Weird, isn’t it, how quickly that depth of feeling can come? And go. Not the feeling, just the actual spending time. It just drifts off sometimes. I don’t really know why. Happens far more often than I’d like, that sort of fading. Anyway, I’m getting morose.

So Mum let me hang out. And talk to her kids. And to her. She told me all of her experiences of Sam’s diagnosis, treatment, surgery and eventual recovery. I think I expected more tears, more drama. But you’ve already read that’s not her style. So it was fact and explanation of both circumstances and emotions.

I always meant to write the whole story. The whole truth for the whole family, but I couldn’t write Mum’s perspective. When I voiced her, my pen stopped. I, who had children of my own and knew how mums felt when their children hurt. I, who could scrawl out the story of a teenager’s masturbation and fantasy, couldn’t find the words to share this mother’s battle for her boy.

Why?

I’m sorry that I couldn’t find your voice with my pen. I’m sorry that I couldn’t express your fear, or the knowledge that you just had to do what you had to do. I’m sorry ’cause I wanted to tell of your courage, your love. I wanted to write more. I don’t think I could go there, you know, because it would have been bloody hard. I haven’t looked at my notes in years, but I have one thing that I’ve always remembered.

When mums hug their children, we often put our hands on their heads, ruffle their hair up a bit. And it’s a sign of affection, of casual ‘love ya, mate’ warmth. But for you it became more. Discreetly, under the guise of casual, you’d check your not-so-little boy’s scalp and neck for the telltale heat of fever and bumps of possible infection. I already knew how I felt when I held my ‘babies’ and I think I couldn’t find your voice cause I didn’t want to even imagine having to watch them so closely, so scared. I knew I didn’t know, couldn’t even guess and I didn’t want to do you or your feelings injustice.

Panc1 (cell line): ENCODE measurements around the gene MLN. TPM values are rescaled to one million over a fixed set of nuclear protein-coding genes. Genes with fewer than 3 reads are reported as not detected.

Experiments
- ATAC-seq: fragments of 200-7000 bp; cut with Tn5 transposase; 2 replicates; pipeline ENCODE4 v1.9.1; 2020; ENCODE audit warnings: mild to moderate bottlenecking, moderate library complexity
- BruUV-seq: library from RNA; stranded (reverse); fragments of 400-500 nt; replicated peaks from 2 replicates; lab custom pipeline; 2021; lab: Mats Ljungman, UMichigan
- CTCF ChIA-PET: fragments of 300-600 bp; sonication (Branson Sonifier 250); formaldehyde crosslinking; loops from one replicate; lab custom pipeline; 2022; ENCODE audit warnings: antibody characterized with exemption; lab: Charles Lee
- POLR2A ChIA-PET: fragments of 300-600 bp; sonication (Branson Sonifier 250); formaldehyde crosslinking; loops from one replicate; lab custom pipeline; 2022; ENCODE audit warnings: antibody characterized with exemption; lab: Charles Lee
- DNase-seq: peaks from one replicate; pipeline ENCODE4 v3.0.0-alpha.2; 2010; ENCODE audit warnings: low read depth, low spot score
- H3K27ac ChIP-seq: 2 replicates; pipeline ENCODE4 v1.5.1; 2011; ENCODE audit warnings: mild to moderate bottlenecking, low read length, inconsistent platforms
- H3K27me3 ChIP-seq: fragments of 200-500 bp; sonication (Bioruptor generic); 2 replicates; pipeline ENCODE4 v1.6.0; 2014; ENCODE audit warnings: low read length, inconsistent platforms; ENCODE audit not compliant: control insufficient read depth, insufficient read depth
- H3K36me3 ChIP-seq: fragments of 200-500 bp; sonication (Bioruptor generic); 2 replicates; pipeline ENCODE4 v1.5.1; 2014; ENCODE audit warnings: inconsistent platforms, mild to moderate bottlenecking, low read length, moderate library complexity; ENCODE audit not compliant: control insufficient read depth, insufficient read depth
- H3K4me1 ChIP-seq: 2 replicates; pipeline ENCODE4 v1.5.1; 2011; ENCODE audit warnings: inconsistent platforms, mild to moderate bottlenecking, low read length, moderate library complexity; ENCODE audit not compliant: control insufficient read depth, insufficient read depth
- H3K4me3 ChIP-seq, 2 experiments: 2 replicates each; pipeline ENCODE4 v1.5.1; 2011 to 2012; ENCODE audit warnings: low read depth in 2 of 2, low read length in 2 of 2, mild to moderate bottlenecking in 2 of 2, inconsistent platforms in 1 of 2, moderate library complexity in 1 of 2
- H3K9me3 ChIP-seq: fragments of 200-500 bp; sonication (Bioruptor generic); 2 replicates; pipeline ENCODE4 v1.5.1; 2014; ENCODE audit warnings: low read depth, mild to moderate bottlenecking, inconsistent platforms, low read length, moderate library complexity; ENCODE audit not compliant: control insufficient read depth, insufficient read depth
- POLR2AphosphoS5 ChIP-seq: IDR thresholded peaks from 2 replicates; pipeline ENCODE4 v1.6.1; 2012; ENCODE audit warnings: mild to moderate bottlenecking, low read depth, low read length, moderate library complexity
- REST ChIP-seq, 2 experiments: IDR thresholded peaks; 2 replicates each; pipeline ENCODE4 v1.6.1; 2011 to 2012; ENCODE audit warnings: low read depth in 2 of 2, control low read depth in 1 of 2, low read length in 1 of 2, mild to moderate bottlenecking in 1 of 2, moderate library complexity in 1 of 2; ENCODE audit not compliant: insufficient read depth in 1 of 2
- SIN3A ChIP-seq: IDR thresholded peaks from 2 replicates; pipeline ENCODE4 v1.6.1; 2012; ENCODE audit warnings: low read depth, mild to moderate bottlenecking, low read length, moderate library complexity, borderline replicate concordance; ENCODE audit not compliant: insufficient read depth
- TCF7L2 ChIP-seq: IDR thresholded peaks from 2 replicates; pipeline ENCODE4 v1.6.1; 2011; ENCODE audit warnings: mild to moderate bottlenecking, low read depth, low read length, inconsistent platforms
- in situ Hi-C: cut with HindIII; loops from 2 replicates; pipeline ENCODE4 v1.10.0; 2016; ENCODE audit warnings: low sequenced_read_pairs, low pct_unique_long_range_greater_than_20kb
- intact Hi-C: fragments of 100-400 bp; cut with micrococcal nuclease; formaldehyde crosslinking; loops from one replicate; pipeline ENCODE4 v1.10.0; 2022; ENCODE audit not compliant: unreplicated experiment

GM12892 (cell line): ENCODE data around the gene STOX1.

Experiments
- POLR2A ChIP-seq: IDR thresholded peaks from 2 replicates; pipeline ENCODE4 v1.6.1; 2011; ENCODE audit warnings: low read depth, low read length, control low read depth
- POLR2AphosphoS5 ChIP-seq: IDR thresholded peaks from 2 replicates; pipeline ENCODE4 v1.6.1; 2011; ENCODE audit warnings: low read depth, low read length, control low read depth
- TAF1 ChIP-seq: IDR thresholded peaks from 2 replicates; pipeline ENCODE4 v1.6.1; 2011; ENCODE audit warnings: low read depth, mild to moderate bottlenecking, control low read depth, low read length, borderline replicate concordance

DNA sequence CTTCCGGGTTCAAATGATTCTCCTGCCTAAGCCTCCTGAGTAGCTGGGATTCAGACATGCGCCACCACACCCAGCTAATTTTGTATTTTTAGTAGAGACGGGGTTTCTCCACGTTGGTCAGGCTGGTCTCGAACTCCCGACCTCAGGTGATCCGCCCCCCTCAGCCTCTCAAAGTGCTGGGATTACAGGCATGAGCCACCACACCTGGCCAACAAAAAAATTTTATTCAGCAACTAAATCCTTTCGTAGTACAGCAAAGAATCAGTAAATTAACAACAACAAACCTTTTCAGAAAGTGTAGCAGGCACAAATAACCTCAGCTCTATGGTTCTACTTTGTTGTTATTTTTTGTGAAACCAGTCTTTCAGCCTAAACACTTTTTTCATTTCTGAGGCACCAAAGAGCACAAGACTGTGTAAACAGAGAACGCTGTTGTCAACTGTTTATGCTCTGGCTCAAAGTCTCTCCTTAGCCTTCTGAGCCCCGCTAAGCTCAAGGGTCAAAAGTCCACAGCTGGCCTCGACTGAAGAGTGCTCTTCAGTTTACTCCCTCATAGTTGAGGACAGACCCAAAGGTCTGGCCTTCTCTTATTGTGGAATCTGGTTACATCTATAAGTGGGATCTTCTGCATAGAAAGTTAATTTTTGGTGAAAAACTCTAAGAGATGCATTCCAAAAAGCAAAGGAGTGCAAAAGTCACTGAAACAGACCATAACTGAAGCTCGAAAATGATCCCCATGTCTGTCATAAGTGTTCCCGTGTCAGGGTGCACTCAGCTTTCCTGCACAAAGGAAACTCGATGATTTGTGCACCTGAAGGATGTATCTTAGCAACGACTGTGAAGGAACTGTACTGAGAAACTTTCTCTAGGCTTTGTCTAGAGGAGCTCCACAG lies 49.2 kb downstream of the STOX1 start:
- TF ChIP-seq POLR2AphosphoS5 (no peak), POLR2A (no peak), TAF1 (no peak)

So there it is. Honesty. I’ve finally made myself look at it as more than just writer’s block.

If you haven’t read Sam’s story yet, you could start here.

Love,

Mandy. 🐛<<
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Awkward Eating

I’m currently at the other end of the state to where I usually am, visiting my sister and newest niece.


My own children would have liked to come with me, especially the youngest. He adores babies; we (he) often stop prams simply by standing in front of them to talk to ANYBODY’S baby. So to have one of our own is a big deal…and she’s gorgeous!

Tuesday morning on the way to school and daycare, I reminded him that I was going on the plane that evening.

“Can I come, please?”

“Not this time, I’m sorry. It’s pretty expensive to go on the plane and we don’t have that much money. Everyone would have liked to come.”

🤔 “Do you have money for YOU to go on the plane?”

“Well, my ticket has been paid and so jowett I have no money. Luckily though, when I get there, Grandma and Aunty will feed me.”

🤔🤔😕 “Do you mean like Aunty feeds the baby?”

😲😲😂😂

“No. Maybe a sandwich.”

“I didn’t think it was right but I had to see if it was like that.”

Kids!

🖒🐛

Steampunk Names

Just for a little fun this afternoon, I have used this highly official name generator on our family. Henceforth, I shall known as, Professor Josephine Wraithwaddle.

image

My husband is: Lord Roderick Wraithhold
Eldest son (and heir to all our debts) carries the dubious title of Lord Wilfred Roth stone.
My daughter, my princess: Chief Inspector Henrietta Supperwaddle.
The two younger children have clearly tested our ingenuity as they clash on several points of unoriginality:
Earl Archibald Clankingfield and Earl Archibald Clankingchild.
Our visiting guest goes by Chief Inspector Percival Knightchild.

Clearly the steampunk community are only original when it comes to style of dress, not naming conventions; in our household at least.